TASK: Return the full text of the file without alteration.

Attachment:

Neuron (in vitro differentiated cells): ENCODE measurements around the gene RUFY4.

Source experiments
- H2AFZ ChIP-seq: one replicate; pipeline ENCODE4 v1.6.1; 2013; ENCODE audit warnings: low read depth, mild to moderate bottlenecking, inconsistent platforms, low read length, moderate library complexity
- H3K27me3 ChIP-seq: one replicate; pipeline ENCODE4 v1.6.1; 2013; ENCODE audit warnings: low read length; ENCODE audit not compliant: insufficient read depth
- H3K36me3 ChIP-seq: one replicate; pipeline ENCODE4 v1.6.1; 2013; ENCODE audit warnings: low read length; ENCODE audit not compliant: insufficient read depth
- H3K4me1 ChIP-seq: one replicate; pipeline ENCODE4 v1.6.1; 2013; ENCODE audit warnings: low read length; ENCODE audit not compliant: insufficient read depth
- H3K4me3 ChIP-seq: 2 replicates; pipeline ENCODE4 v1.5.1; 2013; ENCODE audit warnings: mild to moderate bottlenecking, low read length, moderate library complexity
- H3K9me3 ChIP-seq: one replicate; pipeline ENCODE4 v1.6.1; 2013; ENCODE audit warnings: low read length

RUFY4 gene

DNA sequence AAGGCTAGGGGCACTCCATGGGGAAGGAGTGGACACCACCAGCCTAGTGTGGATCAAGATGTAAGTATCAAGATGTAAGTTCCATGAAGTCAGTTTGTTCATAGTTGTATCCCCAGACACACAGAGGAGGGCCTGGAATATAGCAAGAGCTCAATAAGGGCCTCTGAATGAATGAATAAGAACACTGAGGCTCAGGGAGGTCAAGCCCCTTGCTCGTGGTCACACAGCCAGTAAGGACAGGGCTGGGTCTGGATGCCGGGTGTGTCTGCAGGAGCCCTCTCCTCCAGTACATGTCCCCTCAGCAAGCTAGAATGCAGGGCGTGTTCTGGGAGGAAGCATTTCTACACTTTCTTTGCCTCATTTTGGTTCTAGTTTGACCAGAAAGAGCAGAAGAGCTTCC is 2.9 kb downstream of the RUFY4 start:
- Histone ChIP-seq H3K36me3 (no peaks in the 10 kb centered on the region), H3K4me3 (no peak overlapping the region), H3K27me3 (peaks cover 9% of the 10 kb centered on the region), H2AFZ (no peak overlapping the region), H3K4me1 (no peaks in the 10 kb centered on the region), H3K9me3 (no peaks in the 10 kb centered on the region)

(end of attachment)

Neuron (in vitro differentiated cells): ENCODE measurements around the gene RUFY4.

Source experiments
- H2AFZ ChIP-seq: one replicate; pipeline ENCODE4 v1.6.1; 2013; ENCODE audit warnings: low read depth, mild to moderate bottlenecking, inconsistent platforms, low read length, moderate library complexity
- H3K27me3 ChIP-seq: one replicate; pipeline ENCODE4 v1.6.1; 2013; ENCODE audit warnings: low read length; ENCODE audit not compliant: insufficient read depth
- H3K36me3 ChIP-seq: one replicate; pipeline ENCODE4 v1.6.1; 2013; ENCODE audit warnings: low read length; ENCODE audit not compliant: insufficient read depth
- H3K4me1 ChIP-seq: one replicate; pipeline ENCODE4 v1.6.1; 2013; ENCODE audit warnings: low read length; ENCODE audit not compliant: insufficient read depth
- H3K4me3 ChIP-seq: 2 replicates; pipeline ENCODE4 v1.5.1; 2013; ENCODE audit warnings: mild to moderate bottlenecking, low read length, moderate library complexity
- H3K9me3 ChIP-seq: one replicate; pipeline ENCODE4 v1.6.1; 2013; ENCODE audit warnings: low read length

RUFY4 gene

DNA sequence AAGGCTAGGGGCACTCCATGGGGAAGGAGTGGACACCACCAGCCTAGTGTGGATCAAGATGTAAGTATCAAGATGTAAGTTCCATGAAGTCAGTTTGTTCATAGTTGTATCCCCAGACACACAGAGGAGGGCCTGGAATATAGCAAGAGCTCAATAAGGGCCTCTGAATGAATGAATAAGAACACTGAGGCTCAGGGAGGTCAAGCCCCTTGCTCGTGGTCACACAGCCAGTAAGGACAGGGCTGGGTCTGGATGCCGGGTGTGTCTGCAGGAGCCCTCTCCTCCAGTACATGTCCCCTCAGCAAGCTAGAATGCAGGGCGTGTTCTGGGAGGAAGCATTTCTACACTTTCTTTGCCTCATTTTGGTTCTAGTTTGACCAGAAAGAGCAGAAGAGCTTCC is 2.9 kb downstream of the RUFY4 start:
- Histone ChIP-seq H3K36me3 (no peaks in the 10 kb centered on the region), H3K4me3 (no peak overlapping the region), H3K27me3 (peaks cover 9% of the 10 kb centered on the region), H2AFZ (no peak overlapping the region), H3K4me1 (no peaks in the 10 kb centered on the region), H3K9me3 (no peaks in the 10 kb centered on the region)